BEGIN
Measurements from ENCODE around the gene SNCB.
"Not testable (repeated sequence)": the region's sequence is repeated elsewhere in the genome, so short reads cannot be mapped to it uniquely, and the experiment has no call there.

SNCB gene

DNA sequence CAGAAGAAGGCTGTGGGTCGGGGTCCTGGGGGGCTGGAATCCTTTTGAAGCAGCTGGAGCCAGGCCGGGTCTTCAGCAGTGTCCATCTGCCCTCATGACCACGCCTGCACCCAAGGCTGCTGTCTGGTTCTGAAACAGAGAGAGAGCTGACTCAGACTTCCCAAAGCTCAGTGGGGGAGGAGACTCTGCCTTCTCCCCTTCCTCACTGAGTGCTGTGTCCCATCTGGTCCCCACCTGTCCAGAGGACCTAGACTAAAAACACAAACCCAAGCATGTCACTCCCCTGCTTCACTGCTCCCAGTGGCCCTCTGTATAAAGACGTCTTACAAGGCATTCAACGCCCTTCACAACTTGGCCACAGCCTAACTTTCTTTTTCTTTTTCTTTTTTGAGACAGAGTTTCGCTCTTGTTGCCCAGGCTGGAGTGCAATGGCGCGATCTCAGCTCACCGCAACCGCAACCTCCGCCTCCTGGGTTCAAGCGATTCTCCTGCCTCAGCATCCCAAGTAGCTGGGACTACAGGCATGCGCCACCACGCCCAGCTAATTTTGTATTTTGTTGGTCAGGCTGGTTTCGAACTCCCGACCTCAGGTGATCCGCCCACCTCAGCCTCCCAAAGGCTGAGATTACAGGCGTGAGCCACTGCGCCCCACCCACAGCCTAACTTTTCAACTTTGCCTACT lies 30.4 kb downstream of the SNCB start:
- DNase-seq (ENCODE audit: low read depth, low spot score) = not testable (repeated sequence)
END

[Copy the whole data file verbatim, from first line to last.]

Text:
Measurements from ENCODE around the gene SNCB.
"Not testable (repeated sequence)": the region's sequence is repeated elsewhere in the genome, so short reads cannot be mapped to it uniquely, and the experiment has no call there.

SNCB gene

DNA sequence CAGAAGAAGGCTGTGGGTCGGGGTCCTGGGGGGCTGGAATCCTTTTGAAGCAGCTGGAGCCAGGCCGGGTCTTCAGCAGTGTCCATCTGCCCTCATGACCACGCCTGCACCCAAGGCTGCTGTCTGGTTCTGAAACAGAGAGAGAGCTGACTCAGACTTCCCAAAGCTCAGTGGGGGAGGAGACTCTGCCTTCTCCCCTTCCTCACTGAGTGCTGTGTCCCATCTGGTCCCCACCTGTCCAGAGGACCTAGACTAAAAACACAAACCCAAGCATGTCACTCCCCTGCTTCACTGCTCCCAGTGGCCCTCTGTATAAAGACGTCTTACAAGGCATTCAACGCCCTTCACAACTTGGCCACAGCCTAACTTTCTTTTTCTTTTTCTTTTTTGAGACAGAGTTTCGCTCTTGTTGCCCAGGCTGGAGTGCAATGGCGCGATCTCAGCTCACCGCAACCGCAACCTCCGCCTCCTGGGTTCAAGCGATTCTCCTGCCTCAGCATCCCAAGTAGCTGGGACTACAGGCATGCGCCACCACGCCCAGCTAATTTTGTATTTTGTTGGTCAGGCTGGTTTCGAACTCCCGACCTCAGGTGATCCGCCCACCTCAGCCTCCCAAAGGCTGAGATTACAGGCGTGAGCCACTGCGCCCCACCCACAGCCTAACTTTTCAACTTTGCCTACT lies 30.4 kb downstream of the SNCB start:
- DNase-seq (ENCODE audit: low read depth, low spot score) = not testable (repeated sequence)